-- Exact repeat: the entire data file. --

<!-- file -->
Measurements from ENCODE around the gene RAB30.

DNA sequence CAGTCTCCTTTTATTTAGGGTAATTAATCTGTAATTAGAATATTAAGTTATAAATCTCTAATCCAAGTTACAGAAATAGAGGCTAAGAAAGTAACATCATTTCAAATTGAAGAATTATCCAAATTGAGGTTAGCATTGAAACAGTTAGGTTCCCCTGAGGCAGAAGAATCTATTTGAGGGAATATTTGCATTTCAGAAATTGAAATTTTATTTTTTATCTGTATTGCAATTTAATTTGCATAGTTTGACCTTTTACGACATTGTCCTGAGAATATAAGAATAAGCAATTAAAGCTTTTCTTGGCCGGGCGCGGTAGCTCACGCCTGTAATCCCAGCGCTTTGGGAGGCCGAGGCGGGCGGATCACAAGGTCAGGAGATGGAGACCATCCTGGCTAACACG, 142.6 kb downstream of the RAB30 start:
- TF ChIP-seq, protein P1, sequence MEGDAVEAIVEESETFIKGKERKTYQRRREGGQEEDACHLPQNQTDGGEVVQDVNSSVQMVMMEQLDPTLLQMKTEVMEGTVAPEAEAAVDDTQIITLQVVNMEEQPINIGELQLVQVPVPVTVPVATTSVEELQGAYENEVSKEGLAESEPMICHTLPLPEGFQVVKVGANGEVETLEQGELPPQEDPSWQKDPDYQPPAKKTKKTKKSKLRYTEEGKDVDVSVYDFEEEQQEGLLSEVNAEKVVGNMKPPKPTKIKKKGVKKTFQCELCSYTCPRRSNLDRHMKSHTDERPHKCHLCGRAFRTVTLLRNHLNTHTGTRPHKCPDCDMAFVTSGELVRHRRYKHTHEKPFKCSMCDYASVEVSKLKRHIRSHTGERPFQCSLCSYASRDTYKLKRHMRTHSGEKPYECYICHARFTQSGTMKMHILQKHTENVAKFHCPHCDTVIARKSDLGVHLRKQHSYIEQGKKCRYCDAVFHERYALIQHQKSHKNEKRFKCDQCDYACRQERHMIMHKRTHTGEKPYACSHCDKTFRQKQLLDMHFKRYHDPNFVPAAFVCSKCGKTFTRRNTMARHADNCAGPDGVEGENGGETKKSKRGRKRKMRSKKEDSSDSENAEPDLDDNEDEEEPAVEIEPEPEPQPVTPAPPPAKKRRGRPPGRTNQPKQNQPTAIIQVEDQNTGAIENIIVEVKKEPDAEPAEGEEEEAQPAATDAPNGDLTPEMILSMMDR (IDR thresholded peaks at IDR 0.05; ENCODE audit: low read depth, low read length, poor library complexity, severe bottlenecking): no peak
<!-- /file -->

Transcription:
Measurements from ENCODE around the gene RAB30.

DNA sequence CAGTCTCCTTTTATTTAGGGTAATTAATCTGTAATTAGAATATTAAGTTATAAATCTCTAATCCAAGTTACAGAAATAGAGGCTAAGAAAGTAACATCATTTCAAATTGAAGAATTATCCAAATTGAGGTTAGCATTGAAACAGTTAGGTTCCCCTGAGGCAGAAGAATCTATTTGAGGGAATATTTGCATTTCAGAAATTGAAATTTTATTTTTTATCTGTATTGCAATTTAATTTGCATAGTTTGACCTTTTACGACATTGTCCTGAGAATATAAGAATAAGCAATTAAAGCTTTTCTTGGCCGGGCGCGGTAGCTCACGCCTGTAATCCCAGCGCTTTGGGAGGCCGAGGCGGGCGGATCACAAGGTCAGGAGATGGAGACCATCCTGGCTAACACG, 142.6 kb downstream of the RAB30 start:
- TF ChIP-seq, protein P1, sequence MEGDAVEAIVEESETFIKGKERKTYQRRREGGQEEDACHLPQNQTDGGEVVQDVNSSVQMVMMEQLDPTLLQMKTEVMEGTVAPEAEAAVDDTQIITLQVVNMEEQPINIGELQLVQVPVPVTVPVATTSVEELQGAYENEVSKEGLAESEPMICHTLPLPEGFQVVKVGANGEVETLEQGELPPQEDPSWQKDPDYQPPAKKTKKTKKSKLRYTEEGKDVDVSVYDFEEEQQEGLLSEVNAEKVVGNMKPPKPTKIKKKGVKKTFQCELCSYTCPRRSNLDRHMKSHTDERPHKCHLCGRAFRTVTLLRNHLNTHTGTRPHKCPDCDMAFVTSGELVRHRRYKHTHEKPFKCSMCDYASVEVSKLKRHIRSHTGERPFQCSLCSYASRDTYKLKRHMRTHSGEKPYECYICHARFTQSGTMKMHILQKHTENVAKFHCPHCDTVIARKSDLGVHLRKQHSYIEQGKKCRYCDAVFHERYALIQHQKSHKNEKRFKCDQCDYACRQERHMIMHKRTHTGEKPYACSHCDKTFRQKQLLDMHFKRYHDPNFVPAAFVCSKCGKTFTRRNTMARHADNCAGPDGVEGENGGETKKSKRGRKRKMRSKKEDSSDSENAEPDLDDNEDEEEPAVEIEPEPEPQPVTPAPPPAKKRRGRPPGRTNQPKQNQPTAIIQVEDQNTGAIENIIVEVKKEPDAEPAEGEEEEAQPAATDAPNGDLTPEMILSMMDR (IDR thresholded peaks at IDR 0.05; ENCODE audit: low read depth, low read length, poor library complexity, severe bottlenecking): no peak